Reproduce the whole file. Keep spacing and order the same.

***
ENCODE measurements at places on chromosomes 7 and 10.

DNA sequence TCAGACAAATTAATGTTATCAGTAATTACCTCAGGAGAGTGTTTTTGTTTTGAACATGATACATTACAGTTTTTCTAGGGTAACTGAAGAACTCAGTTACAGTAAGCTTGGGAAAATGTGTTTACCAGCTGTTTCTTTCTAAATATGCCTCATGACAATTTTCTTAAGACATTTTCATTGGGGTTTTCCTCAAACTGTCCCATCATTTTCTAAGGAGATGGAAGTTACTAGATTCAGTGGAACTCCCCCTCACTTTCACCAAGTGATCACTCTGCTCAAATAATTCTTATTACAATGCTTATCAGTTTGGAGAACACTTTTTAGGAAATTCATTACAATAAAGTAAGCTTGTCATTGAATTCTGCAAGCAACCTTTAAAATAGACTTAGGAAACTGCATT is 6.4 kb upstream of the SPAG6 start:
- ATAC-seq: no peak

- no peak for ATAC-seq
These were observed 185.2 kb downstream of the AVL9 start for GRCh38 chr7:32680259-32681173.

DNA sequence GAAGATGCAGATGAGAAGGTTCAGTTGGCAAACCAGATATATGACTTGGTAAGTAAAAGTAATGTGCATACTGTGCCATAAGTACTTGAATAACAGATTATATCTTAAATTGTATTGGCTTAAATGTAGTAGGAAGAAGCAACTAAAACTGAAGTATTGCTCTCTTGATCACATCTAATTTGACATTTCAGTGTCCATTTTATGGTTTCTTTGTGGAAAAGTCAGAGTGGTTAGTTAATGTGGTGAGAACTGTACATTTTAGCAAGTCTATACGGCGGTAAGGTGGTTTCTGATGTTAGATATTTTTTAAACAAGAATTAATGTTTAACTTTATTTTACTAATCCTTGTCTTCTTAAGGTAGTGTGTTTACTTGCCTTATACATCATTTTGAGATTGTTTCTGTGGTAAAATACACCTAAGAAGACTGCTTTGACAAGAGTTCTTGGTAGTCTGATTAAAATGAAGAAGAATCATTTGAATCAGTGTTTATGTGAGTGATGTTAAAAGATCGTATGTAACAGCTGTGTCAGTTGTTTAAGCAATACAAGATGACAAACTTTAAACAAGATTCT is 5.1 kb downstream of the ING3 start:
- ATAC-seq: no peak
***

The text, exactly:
ENCODE measurements at places on chromosomes 7 and 10.

DNA sequence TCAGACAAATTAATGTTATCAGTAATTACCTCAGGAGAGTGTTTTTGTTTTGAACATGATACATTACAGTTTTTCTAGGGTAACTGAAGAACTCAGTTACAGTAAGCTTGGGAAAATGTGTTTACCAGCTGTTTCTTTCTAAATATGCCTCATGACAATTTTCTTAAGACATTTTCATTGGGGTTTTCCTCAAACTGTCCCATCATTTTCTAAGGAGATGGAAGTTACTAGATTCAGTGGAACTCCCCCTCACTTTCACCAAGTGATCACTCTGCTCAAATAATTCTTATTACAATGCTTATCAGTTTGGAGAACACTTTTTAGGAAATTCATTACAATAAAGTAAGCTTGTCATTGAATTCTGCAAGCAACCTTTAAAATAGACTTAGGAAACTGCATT is 6.4 kb upstream of the SPAG6 start:
- ATAC-seq: no peak

- no peak for ATAC-seq
These were observed 185.2 kb downstream of the AVL9 start for GRCh38 chr7:32680259-32681173.

DNA sequence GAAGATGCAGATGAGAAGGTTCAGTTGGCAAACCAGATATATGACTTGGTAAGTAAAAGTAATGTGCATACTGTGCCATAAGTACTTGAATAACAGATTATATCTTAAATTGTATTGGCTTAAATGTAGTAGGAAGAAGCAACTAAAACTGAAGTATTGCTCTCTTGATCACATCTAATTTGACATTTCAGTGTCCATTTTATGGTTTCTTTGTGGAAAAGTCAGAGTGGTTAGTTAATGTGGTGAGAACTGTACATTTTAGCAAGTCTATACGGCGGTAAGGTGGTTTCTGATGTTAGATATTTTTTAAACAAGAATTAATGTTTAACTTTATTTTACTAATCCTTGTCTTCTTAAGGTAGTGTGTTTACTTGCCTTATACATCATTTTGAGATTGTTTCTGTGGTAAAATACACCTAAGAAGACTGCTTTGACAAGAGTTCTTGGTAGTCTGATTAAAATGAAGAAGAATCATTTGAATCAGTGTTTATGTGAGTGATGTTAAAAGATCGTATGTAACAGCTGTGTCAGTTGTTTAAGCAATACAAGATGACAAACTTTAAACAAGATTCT is 5.1 kb downstream of the ING3 start:
- ATAC-seq: no peak